We'll talk with US but Cuba stays socialist, insists Raúl Castro
• Scorn for idea president will restore capitalism
• Speech comes amid grim economic news
Cuba's president, Raúl Castro, has offered to talk to the US and ease
half a century of enmity following olive branches from the Obama
Castro said he wanted to respond to Washington's effort to recast
diplomatic relations but insisted Cuba's communist system was solid and
would not be diluted. "We are ready to talk about everything but not to
negotiate our political and social system," he told the national
assembly on Saturday.
The 78-year-old leader, who formally succeeded his ailing brother Fidel
last year, made the announcement amid grim economic news which will curb
spending on health and education, twin pillars of the 50-year-old
The government warned of further austerity in the wake of hurricane
damage and a sputtering economy, a sharp contrast to glimmers of
Castro said there was a chance for negotiations now that the White House
had toned down Bush-era hostility towards Havana. "It's true there has
been a diminution of the aggression and anti-Cuban rhetoric on the part
of the administration."
Barack Obama has slightly eased the draconian US embargo against the
island, a policy from the Kennedy administration, and made symbolic
gestures such as stopping the electronic ticker from the US mission in
Havana which used to taunt Cuba's rulers with pro-democracy slogans.
Castro noted however that the embargo remained in effect and he rejected
comments by the US secretary of state, Hillary Clinton, linking improved
relations with concessions from Havana.
"I have to say, with all due respect to Mrs Clinton … they didn't
elect me president to restore capitalism in Cuba, nor to hand over the
revolution. I was elected to defend, maintain and continue perfecting
socialism, not destroy it," he said to a standing ovation.
He scorned those who believe the Cuban regime would crumble once he,
Fidel and other ageing figures from the revolution died, saying: "If
that's how they think, they are doomed to failure."
The US used to look forward to a so-called "poof moment" when the
communist system 90 miles off Florida collapsed upon Fidel Castro's
death. But when illness sidelined him three years ago his younger
brother seamlessly took over.
Raúl Castro has offered to talk to Washington before, but doing so in a
national assembly address gave the words added weight. There was no
immediate response from the state department.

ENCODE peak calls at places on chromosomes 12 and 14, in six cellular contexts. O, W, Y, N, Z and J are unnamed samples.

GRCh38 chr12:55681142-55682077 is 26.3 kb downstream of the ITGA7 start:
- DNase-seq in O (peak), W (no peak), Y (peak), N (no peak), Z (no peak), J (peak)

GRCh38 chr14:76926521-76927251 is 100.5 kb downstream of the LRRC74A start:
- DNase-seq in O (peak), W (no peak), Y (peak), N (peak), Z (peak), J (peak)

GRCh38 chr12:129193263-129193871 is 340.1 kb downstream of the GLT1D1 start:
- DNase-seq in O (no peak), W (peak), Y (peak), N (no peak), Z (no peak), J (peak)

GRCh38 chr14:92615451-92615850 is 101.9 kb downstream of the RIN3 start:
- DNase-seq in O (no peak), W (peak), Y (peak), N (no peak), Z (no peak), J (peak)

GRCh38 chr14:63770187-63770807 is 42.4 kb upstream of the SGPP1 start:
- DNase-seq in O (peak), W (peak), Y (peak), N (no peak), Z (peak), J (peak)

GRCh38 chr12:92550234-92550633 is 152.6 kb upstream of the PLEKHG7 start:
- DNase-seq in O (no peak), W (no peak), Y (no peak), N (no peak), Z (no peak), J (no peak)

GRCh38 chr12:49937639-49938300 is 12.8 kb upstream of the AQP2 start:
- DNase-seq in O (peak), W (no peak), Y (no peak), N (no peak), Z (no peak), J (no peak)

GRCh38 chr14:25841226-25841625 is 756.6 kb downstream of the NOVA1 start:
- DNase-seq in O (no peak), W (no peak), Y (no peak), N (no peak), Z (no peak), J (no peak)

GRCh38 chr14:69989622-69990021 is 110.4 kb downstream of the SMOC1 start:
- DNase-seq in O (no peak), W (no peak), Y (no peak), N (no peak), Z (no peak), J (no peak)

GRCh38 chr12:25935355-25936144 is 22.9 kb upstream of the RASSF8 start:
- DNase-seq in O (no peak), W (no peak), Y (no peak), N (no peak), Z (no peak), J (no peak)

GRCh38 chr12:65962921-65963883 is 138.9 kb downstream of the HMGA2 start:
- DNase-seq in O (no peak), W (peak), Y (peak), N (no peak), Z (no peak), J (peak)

"What we have here is an important and continuing effort by Raúl to
signal that discussions with the US are something he very much wants,"
said Larry Birns, director of the Council on Hemispheric Affairs thinktank.
"Raúl is conducting himself like someone who wants to be accepted as a
serious discussion partner. He has been non-judgmental in his relations
with the US and on occasion been relatively warm. From the US viewpoint
Cuba has been on good behaviour."
The US is the only country in the hemisphere to not have diplomatic ties
with Havana, a position many critics consider anachronistic and
Obama has authorised the resumption of talks over migration and disaster
preparedness, low-level contacts which were severed during the Bush
European diplomats, and many US commentators, are impatient for bolder
moves and call Cuba a "low-hanging fruit" ripe for engagement in
contrast to recalcitrant regimes in Iran and North Korea. The
Cuban-American community which once lobbied for complete isolation of
the Castros is now split, with a new generation urging closer ties with
Havana, once a pariah, has returned to the international fold and
recently hosted leaders from Latin America, Asia, Russia and the EU.
But that diplomatic shine contrasts with a darkening economy which has
seen growth projections for this year slashed form 6% to 1.7%, with even
the lower figure considered optimistic.
Castro said the government cut its budget for the second time this year
to confront Cuba's worst financial crisis since the "special period" of
the 1990s when the end of Soviet Union subsidies left the population
close to starvation.
Tropical storms last year caused £6bn worth of damage and since then the
global slowdown has hit nickel exports and tourism revenues. "We've been
forced to renegotiate debts, payments and other commitments with foreign
entities," said the president.
Spending on education and health care, which are free and universal,
would be cut, he said, without much elaboration.
Many Cubans grumble that schools and hospitals have already degraded
because teachers and doctors prefer to hustle on the parallel economy
than work for monthly state salaries of just £12.
We'll talk with US but Cuba stays socialist, insists Raúl Castro | World
news | The Guardian (2 August 2009)